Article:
Regardless of what you might have heard, borrowing from Peter to pay Paul is not always a bad idea. All things being equal, if Peter charges a lower interest rate, you’d be a fool not to. Personal loans can be an excellent way to pay off your credit card debt, lower your interest payments, and even repair your credit score. But you have to do it right or a personal loan could cost you instead of saving you money.
What a Personal Loan Does
Before we get into how to use a personal loan to pay off your loans, it’s worth highlighting exactly what paying your credit card debt with a personal loan will, and will not, do for you.
Personal loans can help you consolidate your debt into a single more manageable loan. If you do it right, it can save you money and improve your credit score
- Taking out a personal loan will not pay your credit card debt. It will refinance your debt for a loan with (hopefully) better terms. If you have more than one outstanding credit card (or other loans), it will consolidate the debt into a single more manageable loan.
- A personal loan will also convert your credit card debt into a fixed-term loan. Most personal loans have terms ranging from 1 to 5 years. Credit cards are open-ended sources of credit. As long as you pay the minimum amount, there is no fixed deadline to pay your credit card balance. You could pay it today or drag it out for years or even decades by just paying the monthly minimum.
- Personal loans can also help improve your credit score. How? Well, 10% of your FICO credit score, the score most widely used by lenders, is based on your credit mix. If you only have one source of credit, such as credit card debt, it could hurt your score. Having a varied credit mix, such as personal loans, mortgage, and credit card debt can improve your credit score.
- Depending on how much you currently pay toward your credit card debt, getting a personal loan could extend the term of your credit card debt. Although doing this would probably lower your monthly payments, it may also increase the overall cost of your debt. Unless reducing your monthly payments is your chief concern and you can’t afford any other solution, it’s best to opt for the shortest possible term.
Check Your Credit Score Before Applying For A Personal Loan
It’s smart to take a good look at your credit report before shopping for personal loans. After all, this is the data on which lenders will base their decision when assessing your loan application and setting your interest rate.
You can check your credit rating for free at annualcreditreport.com and it only takes a few bucks to get your credit score with the three main credit rating agencies: TransUnion, Equifax, and Experian.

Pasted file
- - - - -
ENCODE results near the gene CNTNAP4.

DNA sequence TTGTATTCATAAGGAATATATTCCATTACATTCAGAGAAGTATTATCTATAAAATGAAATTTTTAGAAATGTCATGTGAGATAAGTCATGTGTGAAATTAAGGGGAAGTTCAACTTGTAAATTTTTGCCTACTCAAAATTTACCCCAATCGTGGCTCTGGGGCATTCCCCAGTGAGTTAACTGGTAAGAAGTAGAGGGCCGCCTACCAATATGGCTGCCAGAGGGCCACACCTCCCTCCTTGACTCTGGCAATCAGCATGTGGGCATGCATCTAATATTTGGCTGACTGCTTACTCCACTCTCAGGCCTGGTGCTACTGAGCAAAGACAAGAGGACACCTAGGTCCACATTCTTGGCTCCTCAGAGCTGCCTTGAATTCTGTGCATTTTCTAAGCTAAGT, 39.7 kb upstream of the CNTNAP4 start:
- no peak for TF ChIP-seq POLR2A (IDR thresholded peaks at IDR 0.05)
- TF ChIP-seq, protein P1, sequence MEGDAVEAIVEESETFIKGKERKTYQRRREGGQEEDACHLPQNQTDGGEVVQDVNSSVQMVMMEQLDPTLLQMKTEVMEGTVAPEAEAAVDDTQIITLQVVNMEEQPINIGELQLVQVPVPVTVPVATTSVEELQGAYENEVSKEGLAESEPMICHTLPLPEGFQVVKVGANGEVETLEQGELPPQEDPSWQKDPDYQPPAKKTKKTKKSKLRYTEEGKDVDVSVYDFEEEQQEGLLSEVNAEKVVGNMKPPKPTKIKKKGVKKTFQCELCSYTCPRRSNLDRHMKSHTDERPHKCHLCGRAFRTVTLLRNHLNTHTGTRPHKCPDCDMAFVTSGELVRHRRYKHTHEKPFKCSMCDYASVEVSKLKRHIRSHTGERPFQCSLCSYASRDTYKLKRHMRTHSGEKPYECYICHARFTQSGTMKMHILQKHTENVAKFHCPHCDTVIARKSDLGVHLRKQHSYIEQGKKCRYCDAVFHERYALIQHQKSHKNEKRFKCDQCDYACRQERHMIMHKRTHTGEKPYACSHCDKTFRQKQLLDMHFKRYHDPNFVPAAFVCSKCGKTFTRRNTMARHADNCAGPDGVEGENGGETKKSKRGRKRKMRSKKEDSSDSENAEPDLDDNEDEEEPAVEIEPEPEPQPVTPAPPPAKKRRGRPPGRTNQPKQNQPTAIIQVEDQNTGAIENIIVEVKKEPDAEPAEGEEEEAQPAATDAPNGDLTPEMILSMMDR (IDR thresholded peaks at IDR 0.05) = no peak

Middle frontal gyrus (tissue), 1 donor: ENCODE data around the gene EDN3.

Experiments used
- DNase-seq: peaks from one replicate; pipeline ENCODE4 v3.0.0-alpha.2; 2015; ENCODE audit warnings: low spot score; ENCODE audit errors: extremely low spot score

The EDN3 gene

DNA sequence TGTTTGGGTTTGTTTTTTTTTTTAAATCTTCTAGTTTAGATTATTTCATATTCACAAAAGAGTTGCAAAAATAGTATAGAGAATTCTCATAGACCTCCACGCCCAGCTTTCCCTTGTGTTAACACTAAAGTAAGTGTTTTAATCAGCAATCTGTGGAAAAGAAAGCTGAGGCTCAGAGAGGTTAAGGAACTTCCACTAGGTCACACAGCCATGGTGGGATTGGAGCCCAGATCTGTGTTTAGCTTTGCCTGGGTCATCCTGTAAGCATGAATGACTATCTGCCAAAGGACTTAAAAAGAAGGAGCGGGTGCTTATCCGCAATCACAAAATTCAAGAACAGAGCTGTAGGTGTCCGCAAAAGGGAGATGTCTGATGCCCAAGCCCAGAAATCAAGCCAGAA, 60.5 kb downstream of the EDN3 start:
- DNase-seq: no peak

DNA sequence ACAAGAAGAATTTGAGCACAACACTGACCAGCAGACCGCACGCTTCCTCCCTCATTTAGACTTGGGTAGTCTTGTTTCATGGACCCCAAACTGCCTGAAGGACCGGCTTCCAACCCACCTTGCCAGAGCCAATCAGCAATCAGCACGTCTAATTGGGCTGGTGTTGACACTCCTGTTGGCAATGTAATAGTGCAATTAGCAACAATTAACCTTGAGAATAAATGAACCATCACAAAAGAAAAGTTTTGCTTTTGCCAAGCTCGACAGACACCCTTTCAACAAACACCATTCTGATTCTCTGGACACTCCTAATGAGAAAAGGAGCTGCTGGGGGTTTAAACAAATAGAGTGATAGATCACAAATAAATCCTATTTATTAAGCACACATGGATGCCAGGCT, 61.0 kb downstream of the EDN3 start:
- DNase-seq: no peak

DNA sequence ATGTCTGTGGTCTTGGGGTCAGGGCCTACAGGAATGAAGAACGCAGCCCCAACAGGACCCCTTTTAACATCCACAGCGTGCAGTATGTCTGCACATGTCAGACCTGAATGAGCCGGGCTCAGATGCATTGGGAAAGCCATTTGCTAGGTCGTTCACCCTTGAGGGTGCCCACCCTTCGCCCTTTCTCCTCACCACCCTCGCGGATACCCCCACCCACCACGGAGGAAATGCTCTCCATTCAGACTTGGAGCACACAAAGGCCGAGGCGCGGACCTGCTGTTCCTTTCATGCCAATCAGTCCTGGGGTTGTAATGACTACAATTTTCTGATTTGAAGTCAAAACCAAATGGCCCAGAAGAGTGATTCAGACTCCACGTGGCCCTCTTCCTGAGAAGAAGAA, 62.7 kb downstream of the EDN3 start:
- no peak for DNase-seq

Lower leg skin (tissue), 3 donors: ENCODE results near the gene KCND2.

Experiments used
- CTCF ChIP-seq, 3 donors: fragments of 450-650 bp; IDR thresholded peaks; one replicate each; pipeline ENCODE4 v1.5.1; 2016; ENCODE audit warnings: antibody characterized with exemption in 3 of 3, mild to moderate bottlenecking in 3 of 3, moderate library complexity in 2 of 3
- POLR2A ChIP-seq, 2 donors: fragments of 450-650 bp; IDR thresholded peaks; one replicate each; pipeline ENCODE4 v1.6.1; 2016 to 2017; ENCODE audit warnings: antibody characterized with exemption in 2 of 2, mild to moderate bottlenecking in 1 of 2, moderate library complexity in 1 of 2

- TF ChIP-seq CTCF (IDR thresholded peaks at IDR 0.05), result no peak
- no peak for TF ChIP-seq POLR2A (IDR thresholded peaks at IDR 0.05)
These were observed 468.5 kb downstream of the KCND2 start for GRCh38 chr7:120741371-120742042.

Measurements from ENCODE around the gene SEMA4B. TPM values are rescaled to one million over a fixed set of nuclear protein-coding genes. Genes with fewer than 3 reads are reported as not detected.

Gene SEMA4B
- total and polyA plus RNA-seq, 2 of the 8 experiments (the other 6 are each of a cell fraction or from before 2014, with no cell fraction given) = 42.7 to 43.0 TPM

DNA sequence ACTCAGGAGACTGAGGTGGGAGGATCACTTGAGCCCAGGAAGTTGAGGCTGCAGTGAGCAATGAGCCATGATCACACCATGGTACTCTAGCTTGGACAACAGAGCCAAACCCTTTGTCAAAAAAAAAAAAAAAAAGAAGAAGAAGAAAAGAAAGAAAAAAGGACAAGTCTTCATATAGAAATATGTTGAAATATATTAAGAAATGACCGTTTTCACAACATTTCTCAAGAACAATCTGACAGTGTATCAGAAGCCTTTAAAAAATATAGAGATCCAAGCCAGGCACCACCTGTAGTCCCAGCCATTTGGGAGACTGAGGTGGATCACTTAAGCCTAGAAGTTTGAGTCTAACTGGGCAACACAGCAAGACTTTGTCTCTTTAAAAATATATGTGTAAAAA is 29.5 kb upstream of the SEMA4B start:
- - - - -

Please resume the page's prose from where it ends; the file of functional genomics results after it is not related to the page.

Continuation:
Here is a cheat sheet of recommended lenders by credit score. All the lenders below (except LightStream) allow you to prequalify and check your rates without a hard pull on your credit. So there is nothing to lose by applying and seeing what rates you get.
- If your credit score is higher than 740, your credit score is excellent and lenders will offer you the best interest rates available. Try SoFi and LightStream. They offer low rates with excellent terms but only consider super-prime borrowers.
- If your credit score is higher than 700, you have a good score and you’re likely to get approved for most loans. Try LendingClub and Prosper.
- If your score is below 700, you may still have a chance to qualify for a loan, but expect to pay higher interest rates. Try Avant and Upstart.
- If your score is below 640, finding a lender with decent rates will be a challenge but you still have options.
Improve Your Credit Score
If your score is not great, you may consider improving it before you apply for a loan. You can save hundred of dollars in interest by increasing your credit score before applying for a loan.
The best way to improve your credit score is by paying your bills on time, reducing your available credit-to-debt-ratio and removing inaccurate negative items on your report.
Although it’s a good idea to have an emergency fund that will cover your expenses for six to 12 months, you should invest anything above that into reducing your credit card debt. If you’re looking to consolidate your credit card debt with a personal loan you probably don’t have a lot of cash lying around and paying off debt with savings is a moot point. However, you would be surprised how many people have significant amounts of money languishing in savings account with 1% or 2% APY while they pay 15%, 20% or even higher interest rates on their credit card debt.